Your friendly neighborhood reminder

Posted on July 5, 2011


It took several minutes before anyone even showed up to the customer service desk.

He was a tall lanky fellow with tight brown curls and a look of confusion and air of deference.  He didn’t even acknowledge me.  He was busy putting a piece of paper into a book and then wrapping that book with a rubber band.

He saw me eying him, and so he said, “hold on” without looking up at me.  He loudly said something to the counter.  At least I thought he said it to the counter because that’s what he was looking at when he said whatever it was that he said.

He then looked up and said it again with a slight turn of the head over his shoulder.

I looked in the direction of the projectile sound byte and saw an elderly woman who replied to him with some other sound.

She stopped stacking books and came to the counter and stood on the other side.  Then, she said something to the computer screen.  Again, I thought she was speaking to the computer screen because she was looking at it.

I was wrong again.

She was speaking to me.  She turned her head and looked at me and said something that I couldn’t understand.

Another woman was now standing by me and she motioned for me to go to the lady, so I assumed I was supposed to walk to the other side and ask my “customer service” question.

I said, “Oh, well then.”

I walked over to the other side, all the while wondering why, if there were two computers that were not being used and one of them was facing the counter where both I and the other woman were standing, would she choose to stand at the other computer and keep her back to us?

“Yes?” she said.

“I was wondering if you could check to see if you had a book in stock,” I said.

“Yes?” she said.

“Yes,” I replied.

“What is it called?”

“When the Killing’s Done.”


“No…not what.  When.  When the Killing’s Done.”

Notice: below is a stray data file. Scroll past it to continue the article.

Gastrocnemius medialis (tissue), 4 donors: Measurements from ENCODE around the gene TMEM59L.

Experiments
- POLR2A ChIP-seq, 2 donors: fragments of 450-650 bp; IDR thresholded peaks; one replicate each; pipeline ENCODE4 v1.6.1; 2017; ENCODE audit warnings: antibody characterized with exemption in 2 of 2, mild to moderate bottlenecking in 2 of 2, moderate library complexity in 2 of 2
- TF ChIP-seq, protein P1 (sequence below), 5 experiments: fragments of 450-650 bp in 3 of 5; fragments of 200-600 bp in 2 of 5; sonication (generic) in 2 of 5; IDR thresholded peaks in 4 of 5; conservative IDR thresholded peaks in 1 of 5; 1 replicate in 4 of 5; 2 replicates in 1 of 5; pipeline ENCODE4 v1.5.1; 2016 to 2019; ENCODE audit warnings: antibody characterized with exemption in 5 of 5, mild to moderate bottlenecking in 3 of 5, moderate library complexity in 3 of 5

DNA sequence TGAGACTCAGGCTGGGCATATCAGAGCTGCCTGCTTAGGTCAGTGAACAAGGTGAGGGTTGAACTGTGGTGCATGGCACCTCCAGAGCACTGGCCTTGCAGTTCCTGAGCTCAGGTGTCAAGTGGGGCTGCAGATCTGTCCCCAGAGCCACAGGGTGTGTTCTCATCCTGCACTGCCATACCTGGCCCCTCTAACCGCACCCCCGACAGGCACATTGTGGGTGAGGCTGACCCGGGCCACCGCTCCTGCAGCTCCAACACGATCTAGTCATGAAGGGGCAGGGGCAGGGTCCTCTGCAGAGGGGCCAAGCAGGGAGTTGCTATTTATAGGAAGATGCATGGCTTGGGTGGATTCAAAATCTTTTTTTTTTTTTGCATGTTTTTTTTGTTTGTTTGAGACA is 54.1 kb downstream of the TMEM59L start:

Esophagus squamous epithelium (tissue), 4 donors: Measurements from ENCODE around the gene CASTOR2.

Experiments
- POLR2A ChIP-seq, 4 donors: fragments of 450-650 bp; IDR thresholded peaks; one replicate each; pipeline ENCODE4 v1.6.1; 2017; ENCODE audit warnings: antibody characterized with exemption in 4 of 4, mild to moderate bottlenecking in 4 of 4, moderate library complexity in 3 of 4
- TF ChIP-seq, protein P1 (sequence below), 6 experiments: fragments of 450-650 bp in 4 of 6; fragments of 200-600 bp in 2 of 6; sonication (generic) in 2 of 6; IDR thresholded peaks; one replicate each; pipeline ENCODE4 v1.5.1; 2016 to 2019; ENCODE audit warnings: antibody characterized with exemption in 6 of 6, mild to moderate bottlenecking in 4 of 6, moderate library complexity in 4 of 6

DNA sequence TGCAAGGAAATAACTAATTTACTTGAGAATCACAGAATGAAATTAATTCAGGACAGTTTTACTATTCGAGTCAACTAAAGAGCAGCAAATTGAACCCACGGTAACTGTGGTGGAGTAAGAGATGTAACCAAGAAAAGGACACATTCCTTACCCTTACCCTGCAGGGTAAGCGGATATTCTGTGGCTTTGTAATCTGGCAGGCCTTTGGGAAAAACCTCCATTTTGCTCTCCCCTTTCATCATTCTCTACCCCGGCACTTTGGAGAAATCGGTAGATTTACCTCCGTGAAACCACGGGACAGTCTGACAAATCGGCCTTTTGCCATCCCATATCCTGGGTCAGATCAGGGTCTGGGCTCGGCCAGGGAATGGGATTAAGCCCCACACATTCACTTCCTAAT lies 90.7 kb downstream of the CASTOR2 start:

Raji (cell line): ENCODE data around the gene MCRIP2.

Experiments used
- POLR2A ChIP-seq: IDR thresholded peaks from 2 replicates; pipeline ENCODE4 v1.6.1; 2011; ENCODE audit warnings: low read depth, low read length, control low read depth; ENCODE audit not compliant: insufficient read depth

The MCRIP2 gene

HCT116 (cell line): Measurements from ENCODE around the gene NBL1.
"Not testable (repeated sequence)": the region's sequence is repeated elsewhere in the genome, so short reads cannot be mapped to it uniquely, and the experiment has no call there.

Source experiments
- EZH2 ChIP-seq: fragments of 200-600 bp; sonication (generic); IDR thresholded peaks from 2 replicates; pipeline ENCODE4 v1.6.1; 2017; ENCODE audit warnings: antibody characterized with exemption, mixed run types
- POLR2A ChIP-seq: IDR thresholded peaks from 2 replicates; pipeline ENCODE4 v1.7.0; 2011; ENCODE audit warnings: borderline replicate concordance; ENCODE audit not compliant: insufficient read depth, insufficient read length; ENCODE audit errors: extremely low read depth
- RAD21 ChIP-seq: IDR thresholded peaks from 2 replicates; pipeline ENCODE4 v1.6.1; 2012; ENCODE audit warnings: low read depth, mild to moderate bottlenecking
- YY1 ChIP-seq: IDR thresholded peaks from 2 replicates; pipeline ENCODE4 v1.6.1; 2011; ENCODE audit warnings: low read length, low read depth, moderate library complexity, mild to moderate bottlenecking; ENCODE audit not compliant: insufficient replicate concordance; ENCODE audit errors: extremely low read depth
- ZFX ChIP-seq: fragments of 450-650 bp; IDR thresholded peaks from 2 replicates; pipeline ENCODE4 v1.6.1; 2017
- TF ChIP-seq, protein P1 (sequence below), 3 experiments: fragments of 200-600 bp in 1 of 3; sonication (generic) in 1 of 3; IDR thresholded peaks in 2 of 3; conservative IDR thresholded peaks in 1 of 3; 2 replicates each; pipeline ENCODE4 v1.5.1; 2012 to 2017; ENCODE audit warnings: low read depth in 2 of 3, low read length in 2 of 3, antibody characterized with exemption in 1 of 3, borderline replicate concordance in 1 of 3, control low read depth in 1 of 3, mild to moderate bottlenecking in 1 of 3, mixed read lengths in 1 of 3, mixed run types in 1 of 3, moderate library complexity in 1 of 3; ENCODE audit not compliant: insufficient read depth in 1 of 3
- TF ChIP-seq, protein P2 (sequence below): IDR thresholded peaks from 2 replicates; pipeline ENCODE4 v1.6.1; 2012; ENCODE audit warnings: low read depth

“Ok.”  Type, type, type.  Confused look.  “What is it called?”

“When the Killing’s Done.”

“Hold on!” she said.  “Ok.  Whennnnnnnn.”

“When” big breath “The” smaller breath “Killing’s” normal breath “Done” big sigh.

“There’s no book by that title.”

“How are you spelling it?”

She turned the computer screen so I could see.

“You need an apostrophe,” I said.


“You need . . . you know, just look it up by author name.”

“Who is the author?”

“Boyle,” I said.  “Beee.”

Watched her type “V”.

“No… B as in Boy.  Okay.  Good.  O.  Y.  L.”

Watched her type “A”.

“No, not A.  EL.  EL. Yes.  Okay.  No.  That’s not it.  There’s another letter.”

Watched her hit browser back button over and over to stop it from searching for “Boyl”.

“Eeee,” I said.  “B – O – Y – L – E.”

“There’s no author by that name with that book.”

“Scroll down the screen,” I suggested as I noticed an entire page filled with search results.

She moved the mouse in elongated circles wondering where to hit.

“You know what?  Try adding his first name?  T.C.”





She finally found the book title.

“No, we don’t have it.  See?” She pointed to the screen emphatically as if to prove that my question was pointless in the first place.  I shouldn’t have stopped her from doing her job of stacking teenage summer reading books.  “Do you want me to order it for you?”

I pause for a second wondering . . . and then say “No, thank you.”  If she couldn’t find the book, spell, or understand the English language in any discernible fashion, how would I trust her to actually have the book sent to the store?


We went to another store to return something we had bought several weeks prior.

We stood in line and waited until it was our turn.

The Girl handed it to the lady and we told her we were going to return it.

She scanned it and looked around and paced back and forth.

“Swipe your card,” she said.

Kokkiree swiped her card.

The lady paced back and forth and punched a couple more buttons.

She ripped off the receipt and put it smack down in front of Kokkiree.

“Sign this,” she said.

Kokkiree stared for a second and then signed.

Then, she thrust a receipt back to us and said, “Go home now.”

Kokkiree was stunned.  I was stunned.

Kokkiree had some choice words as left and we both just started laughing.

“Can we just start walking to California today?  Seriously, I can’t wait to get out of this place.”


Goodbye sweet, neighborhood.  Goodbye.

Hello, California.

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